From Dana Lyons: An index of coal-related stocks is hitting key long-term resistance.
Aside from banks and other stocks related to the housing market, another poster child of the last cyclical peak in stocks a decade ago was the resource space. And perhaps most notorious among that group was coal stocks.
From 2002 to 2008, coal stocks, as measured by the Dow Jones U.S. Coal Index, enjoyed an epic rise, increasing roughly 20-fold. However, the old saying rang true, at least in this case, about the bigger are, the harder the fall. And from its peak near 750 in June 2008, the DJ Coal Index would proceed to lose some 85% of its value in the next 5 months alone.
After bottoming in the fall of 2008, coal stocks would rebound over the next couple of years. By April 2011, the Coal Index had recovered 61.8% (for you Fibonacci fans) of its 2008 decline. Then it was back down the shaft, so to speak. By mid-2013, coal stocks were back at their 2008 lows, and by early 2015, they were breaking down to new lows.
In January 2016, coal stocks finally found a bottom. At a low of around 11, when all was said and done, the Dow Jones U.S. Coal Index had lost a total of more than 98% from its 2008 high. Ouch. The index would recover throughout 2016, though, quintupling to 55 by December (a move that trimmed the total post-2008 loss to just 93%). It’s been back on the decline since, however.
This past June, the Coal Index had dropped to 33 before rebounding back up towards 42 this month. This 42 level may precipitate another drop down the shaft for coal stocks, though. That’s because it represents the current vicinity of a Down trendline (on a log scale) stemming from the index peak in 2011 and connecting the top in 2014.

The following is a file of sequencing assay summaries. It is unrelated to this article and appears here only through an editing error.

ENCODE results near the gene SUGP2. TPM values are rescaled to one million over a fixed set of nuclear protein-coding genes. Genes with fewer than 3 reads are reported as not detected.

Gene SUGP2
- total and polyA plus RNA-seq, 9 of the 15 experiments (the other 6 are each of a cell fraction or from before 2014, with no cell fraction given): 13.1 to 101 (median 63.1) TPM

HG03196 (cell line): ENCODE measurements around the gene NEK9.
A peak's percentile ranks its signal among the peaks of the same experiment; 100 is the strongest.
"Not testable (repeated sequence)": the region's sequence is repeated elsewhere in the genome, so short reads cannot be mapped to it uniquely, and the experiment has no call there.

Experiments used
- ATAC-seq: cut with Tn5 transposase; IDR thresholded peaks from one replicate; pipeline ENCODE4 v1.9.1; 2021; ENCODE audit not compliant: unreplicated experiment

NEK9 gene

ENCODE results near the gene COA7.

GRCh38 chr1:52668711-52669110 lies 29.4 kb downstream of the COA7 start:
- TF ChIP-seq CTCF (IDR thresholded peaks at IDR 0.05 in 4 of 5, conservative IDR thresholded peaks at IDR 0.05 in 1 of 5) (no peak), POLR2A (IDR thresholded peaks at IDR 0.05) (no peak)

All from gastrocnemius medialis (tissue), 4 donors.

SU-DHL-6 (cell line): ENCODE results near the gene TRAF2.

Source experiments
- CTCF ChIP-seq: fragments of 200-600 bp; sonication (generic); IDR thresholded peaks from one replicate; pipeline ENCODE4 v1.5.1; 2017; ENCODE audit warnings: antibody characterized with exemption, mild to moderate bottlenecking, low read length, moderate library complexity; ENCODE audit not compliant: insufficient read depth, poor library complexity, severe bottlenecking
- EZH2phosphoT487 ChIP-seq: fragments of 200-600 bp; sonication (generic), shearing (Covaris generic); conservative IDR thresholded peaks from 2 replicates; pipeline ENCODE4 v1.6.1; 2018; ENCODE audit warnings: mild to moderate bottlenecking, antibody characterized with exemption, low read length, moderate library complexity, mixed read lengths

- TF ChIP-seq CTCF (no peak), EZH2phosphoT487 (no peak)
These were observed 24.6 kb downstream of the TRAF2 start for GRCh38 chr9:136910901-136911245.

The Coal Index has already dropped a bit from the trendline touch earlier this month. The fear is that, should the index fail to break above the trendline, another trip down the shaft may be in store for coal stocks. Of course, should the index succeed in breaking above the trendline, it would open up considerable upside for coal stocks. Who knows, it may eventually even bring that drawdown back under 90%. Either way, this trendline should be key.
The VanEck Vectors Coal ETF (KOL) was unchanged in premarket trading Friday. Year-to-date, KOL has gained 20.64%, versus a 15.41% rise in the benchmark S&P 500 index during the same period.
If you’re interested in the “all-access” version of our charts and research, please check out our new site, The Lyons Share. Considering what we believe will be a very difficult investment climate for perhaps years to come, there has never been a better time to reap the benefits of our risk-managed approach. Thanks for reading!
Disclaimer: JLFMI’s actual investment decisions are based on our proprietary models. The conclusions based on the study in this letter may or may not be consistent with JLFMI’s actual investment posture at any given time. Additionally, the commentary provided here is for informational purposes only and should not be taken as a recommendation to invest in any specific securities or according to any specific methodologies. Proper due diligence should be performed before investing in any investment vehicle. There is a risk of loss involved in all investments.
This article is brought to you courtesy of Dana Lyons, JLFMI and My401kPro.